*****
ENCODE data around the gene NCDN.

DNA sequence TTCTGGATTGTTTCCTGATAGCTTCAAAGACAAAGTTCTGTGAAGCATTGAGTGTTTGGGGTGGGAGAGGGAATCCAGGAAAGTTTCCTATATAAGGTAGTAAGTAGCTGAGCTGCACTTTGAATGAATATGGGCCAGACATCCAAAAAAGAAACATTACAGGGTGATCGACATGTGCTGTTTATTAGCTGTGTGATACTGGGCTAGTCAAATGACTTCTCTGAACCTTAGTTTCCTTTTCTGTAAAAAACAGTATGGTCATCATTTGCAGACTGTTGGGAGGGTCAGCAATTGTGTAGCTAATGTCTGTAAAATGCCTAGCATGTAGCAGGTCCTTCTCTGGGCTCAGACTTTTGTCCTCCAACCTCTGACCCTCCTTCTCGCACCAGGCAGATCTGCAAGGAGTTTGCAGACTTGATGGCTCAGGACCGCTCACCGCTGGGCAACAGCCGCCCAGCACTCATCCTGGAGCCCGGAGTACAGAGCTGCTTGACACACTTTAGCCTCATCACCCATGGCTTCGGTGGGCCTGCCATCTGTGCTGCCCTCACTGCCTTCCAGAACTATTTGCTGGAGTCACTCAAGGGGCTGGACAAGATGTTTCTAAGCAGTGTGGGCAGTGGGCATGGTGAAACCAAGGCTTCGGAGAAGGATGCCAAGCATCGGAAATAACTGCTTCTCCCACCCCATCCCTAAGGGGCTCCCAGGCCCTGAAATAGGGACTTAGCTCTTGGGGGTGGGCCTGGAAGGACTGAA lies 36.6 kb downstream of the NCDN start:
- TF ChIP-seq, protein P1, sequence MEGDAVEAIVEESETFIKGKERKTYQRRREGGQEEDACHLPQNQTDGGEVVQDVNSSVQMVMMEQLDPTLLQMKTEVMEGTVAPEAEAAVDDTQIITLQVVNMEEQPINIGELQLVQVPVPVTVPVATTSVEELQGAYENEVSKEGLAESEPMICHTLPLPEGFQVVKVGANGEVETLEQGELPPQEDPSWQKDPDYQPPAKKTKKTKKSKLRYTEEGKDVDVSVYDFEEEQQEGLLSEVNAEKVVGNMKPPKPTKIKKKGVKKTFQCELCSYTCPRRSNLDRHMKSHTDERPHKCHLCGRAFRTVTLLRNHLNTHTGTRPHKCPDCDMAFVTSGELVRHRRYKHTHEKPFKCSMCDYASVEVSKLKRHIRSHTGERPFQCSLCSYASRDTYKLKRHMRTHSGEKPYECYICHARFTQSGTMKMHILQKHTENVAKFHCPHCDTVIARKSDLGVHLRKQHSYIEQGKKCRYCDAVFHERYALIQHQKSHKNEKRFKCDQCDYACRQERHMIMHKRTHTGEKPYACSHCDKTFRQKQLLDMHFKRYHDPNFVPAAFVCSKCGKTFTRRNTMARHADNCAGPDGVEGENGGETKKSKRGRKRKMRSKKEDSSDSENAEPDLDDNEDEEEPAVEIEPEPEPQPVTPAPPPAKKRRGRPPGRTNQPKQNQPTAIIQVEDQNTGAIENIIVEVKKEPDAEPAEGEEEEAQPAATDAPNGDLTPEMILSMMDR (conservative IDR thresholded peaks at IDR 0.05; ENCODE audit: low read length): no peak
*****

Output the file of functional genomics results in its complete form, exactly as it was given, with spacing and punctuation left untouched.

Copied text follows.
ENCODE data around the gene NCDN.

DNA sequence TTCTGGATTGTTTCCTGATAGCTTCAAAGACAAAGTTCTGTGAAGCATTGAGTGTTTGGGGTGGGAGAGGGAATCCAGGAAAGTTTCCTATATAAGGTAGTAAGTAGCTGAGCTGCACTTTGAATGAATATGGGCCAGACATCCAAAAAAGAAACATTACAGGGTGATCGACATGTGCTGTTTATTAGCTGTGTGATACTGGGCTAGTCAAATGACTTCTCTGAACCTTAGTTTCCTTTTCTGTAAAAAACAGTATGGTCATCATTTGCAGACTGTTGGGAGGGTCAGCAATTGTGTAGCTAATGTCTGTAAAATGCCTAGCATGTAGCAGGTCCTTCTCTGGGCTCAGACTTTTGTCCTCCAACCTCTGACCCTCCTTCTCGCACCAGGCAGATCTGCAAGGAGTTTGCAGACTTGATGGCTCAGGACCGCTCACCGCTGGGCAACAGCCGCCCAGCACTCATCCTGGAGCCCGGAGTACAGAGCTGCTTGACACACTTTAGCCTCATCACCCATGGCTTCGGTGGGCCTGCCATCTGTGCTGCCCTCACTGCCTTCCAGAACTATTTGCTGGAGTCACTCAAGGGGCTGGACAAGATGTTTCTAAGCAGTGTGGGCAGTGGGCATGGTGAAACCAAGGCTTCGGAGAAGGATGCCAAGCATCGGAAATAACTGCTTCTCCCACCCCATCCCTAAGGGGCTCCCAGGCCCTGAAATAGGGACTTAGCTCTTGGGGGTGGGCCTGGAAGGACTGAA lies 36.6 kb downstream of the NCDN start:
- TF ChIP-seq, protein P1, sequence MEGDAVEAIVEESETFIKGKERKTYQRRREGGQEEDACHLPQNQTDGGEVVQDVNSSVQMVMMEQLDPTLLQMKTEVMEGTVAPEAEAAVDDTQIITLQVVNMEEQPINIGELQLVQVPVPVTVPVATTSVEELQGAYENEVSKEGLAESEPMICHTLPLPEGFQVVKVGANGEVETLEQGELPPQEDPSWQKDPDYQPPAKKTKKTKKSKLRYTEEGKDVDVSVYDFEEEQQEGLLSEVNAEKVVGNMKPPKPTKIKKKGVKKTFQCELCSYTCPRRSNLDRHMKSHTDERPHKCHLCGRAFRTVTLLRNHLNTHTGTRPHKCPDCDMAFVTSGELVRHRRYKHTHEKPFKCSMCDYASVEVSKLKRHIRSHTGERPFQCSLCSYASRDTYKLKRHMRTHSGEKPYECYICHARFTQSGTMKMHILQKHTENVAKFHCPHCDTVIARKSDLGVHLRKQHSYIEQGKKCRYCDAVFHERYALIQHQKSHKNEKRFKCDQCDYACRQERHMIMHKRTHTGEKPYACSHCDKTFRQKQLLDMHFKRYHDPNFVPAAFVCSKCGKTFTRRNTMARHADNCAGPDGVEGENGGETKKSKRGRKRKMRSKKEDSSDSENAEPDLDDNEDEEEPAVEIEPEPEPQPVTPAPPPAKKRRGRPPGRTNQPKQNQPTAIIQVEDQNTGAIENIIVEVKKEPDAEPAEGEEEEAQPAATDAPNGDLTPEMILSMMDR (conservative IDR thresholded peaks at IDR 0.05; ENCODE audit: low read length): no peak